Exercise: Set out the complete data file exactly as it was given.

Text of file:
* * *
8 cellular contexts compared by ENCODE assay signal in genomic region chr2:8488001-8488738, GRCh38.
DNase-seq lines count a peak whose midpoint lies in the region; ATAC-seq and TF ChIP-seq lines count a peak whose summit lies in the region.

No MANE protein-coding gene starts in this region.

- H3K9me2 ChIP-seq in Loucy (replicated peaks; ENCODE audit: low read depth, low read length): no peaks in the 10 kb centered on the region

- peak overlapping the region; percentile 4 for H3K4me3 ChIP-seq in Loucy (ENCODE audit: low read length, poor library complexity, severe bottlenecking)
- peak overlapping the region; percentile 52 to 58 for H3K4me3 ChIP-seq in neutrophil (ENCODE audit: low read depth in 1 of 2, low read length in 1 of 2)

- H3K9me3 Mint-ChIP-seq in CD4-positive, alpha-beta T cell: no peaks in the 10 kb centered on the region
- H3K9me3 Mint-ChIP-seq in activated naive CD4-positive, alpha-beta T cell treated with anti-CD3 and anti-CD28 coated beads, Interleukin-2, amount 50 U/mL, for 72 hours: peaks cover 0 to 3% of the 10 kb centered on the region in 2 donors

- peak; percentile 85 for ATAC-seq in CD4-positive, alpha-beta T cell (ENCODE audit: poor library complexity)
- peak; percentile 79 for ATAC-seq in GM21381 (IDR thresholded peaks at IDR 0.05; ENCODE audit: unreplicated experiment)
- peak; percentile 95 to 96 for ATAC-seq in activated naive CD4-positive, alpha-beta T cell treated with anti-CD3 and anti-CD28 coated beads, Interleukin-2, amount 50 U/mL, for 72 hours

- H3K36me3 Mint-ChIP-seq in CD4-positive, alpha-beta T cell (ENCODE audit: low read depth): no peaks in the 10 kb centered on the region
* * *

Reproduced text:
8 cellular contexts compared by ENCODE assay signal in genomic region chr2:8488001-8488738, GRCh38.
DNase-seq lines count a peak whose midpoint lies in the region; ATAC-seq and TF ChIP-seq lines count a peak whose summit lies in the region.

No MANE protein-coding gene starts in this region.

- H3K9me2 ChIP-seq in Loucy (replicated peaks; ENCODE audit: low read depth, low read length): no peaks in the 10 kb centered on the region

- peak overlapping the region; percentile 4 for H3K4me3 ChIP-seq in Loucy (ENCODE audit: low read length, poor library complexity, severe bottlenecking)
- peak overlapping the region; percentile 52 to 58 for H3K4me3 ChIP-seq in neutrophil (ENCODE audit: low read depth in 1 of 2, low read length in 1 of 2)

- H3K9me3 Mint-ChIP-seq in CD4-positive, alpha-beta T cell: no peaks in the 10 kb centered on the region
- H3K9me3 Mint-ChIP-seq in activated naive CD4-positive, alpha-beta T cell treated with anti-CD3 and anti-CD28 coated beads, Interleukin-2, amount 50 U/mL, for 72 hours: peaks cover 0 to 3% of the 10 kb centered on the region in 2 donors

- peak; percentile 85 for ATAC-seq in CD4-positive, alpha-beta T cell (ENCODE audit: poor library complexity)
- peak; percentile 79 for ATAC-seq in GM21381 (IDR thresholded peaks at IDR 0.05; ENCODE audit: unreplicated experiment)
- peak; percentile 95 to 96 for ATAC-seq in activated naive CD4-positive, alpha-beta T cell treated with anti-CD3 and anti-CD28 coated beads, Interleukin-2, amount 50 U/mL, for 72 hours

- H3K36me3 Mint-ChIP-seq in CD4-positive, alpha-beta T cell (ENCODE audit: low read depth): no peaks in the 10 kb centered on the region